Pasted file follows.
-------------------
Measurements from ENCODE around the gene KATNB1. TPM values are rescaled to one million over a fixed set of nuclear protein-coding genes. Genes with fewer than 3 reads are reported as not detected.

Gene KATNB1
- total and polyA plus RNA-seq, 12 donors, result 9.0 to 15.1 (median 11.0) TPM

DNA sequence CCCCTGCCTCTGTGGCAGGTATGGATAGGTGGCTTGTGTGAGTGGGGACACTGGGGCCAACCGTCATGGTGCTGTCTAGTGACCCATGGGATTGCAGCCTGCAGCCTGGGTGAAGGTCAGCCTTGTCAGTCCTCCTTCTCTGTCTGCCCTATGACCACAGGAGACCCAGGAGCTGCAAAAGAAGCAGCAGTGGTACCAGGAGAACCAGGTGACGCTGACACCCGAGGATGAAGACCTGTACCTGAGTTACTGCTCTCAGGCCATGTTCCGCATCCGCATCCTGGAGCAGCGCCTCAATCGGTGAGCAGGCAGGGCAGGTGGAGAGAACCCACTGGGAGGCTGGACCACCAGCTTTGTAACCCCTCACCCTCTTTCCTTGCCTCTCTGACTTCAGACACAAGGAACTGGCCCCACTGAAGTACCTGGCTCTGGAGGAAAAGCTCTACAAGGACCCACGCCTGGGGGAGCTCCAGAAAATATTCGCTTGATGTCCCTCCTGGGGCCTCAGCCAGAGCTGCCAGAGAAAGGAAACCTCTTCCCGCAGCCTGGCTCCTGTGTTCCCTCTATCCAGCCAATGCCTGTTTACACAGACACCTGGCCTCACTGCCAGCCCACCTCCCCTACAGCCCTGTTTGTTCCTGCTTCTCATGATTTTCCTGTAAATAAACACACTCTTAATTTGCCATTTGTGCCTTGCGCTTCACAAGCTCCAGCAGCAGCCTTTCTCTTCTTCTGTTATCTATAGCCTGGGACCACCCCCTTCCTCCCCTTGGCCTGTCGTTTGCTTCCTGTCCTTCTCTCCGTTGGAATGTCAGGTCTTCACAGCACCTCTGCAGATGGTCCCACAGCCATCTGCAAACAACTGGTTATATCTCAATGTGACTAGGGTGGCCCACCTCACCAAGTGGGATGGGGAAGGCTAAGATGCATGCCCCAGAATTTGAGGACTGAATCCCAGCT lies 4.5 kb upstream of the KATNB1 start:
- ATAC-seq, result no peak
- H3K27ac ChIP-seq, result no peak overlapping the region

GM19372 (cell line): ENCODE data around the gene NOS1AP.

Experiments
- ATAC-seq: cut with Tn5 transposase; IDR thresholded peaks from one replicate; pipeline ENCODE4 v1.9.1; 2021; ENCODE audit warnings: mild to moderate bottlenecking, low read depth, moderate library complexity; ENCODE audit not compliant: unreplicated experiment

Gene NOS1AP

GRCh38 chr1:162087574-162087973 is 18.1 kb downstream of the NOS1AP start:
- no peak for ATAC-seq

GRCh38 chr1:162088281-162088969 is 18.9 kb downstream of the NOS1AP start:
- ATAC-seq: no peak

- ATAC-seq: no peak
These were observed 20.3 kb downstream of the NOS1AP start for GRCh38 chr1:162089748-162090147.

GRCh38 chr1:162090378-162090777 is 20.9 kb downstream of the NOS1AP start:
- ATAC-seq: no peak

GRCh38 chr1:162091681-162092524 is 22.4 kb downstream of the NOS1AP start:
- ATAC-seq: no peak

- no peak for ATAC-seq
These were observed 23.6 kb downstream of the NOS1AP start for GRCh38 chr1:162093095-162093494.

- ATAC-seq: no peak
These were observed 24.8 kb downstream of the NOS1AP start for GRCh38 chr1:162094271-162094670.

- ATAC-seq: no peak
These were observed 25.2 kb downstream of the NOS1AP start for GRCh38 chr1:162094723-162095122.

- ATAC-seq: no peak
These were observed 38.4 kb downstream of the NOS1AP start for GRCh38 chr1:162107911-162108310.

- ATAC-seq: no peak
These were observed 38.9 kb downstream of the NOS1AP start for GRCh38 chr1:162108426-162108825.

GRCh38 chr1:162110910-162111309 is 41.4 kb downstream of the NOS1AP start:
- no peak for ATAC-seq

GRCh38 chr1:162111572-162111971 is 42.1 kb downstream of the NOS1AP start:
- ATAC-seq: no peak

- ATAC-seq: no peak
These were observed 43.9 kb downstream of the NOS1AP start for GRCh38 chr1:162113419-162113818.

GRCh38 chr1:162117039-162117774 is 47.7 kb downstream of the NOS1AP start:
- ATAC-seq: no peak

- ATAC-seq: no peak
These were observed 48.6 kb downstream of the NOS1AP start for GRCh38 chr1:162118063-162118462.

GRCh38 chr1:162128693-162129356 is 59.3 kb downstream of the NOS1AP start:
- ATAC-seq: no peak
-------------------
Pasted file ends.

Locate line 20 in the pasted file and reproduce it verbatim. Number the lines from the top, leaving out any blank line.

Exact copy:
- ATAC-seq: no peak